Which brings us to the topic of healthy cities, where many of these concepts come together. Because healthy cities consist of people, both as individuals and gathered in communities, as well as a multitude of public, private and non-profit organisations, all embedded within natural systems. If cities – or more precisely, the people in cities – are to remain healthy in these challenging times they not only need to be resilient themselves, they need their communities, organisations and ecosystems to also be resilient.

Because ultimately, we are only as resilient and healthy as the natural ecosystems in which we are embedded. So we have to stop – and in fact reverse – the stresses we are placing on these systems, which means shifting to an ecologically sustainable way of life.

We may not be able to make natural systems more resilient, but we must avoid stressing them up to and beyond their tipping points; we don’t want to push them to the point where they shift into a new stable state that may not be compatible with human civilization.

As we face the many challenges of the 21st century, whether as individuals, communities, cities or entire societies, we need to bounce forward to a healthier, more just, more sustainable future, not back to the 20th century conditions and way of life that have created the problems we face.

© Trevor Hancock, 2016

Originally published in Times Colonist, 17 Aug, 2016.

Key Lessons for Healthy Cities

By Dr. Trevor Hancock

At the Urban Thinkers Campus on Healthy Cities in Kuching, Sarawak, there were ideas and lessons from all over the world about how to create healthier cities. Here are a couple that I found particularly useful, one about the education and practice of urban professionals, the other about how to develop and apply the power of civil society.

One breakout session involved urban professionals, mainly urban planners and public health staff. We agreed that a gap has opened up between these two great fields of practice since their closely-linked origins in the 19th century, to the detriment of both disciplines and to the citizens they serve. We discussed how to work more closely together, and concluded that part of the answer lies in education, which needs to be much more interdisciplinary.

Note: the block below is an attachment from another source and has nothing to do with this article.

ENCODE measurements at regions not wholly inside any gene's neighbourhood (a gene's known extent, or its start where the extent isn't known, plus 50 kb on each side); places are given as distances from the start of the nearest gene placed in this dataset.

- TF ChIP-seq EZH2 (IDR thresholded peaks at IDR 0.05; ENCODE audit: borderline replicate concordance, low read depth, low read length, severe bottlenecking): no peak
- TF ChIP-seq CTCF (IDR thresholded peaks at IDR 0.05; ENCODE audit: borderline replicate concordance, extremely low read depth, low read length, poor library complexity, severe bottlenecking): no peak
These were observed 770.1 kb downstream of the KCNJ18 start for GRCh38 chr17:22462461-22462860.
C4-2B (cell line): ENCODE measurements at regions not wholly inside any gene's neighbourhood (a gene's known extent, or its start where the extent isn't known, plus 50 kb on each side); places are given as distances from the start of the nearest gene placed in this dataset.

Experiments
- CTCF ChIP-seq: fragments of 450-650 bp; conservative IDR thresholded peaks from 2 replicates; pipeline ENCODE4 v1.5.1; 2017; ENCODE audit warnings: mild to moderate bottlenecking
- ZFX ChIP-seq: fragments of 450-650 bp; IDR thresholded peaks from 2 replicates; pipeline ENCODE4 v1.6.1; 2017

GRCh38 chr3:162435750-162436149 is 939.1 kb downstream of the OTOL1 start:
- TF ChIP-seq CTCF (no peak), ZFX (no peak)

But its not just about being aware of each other’s field of knowledge, we need to actually learn together, to think holistically and to understand cities and communities as complex adaptive systems. Because the complex challenges faced by cities and societies in the 21st century will not be solved by specialists working in isolation, or even in interdisciplinary teams, although that will help. We need a new form of specialization, if you like – the generalist, or the holist.

In this age of specialization, even hyper-specialisation, generalists have been looked down on, in my own field of medicine as elsewhere. The ‘lowly GP’, for example, was often put down by specialists, devalued and paid less, for decades, while the plight of the even more generalist public health physician was even worse, almost seen as ‘not real doctors’ because we don’t see patients.

Yet in reality an holistic approach is every bit as sophisticated and specialised as that of the specialist. Family practice and public health require both a much broader field of knowledge and – most importantly – the ability to think holistically and see what Gregory Bateson called ‘the pattern that connects’. We need to train many more people in these skills, not just in the health field or in urban planning, but throughout society

This has broader implications; universities, like society as a whole, have become heavily siloed, and we don’t easily reach across or teach across disciplines, let alone learn and teach holistically. There are also implications for government, which is if anything worse than universities in its siloed worldview. We need to establish the mechanisms and structures within governments at all levels that enable them to work across the different disciplines and sectors and to develop and implement holistic policies and programs.

The power of civil society was well illustrated in a presentation by Dr. Siddharth Agarwal, a physician and Executive Director of India’s Urban Health Resource Centre (UHRC). He described the work of this inspirational organization – whose mission is “to bring about sustainable improvements in the health conditions of the urban poor by influencing policies and programmes and empowering the community”.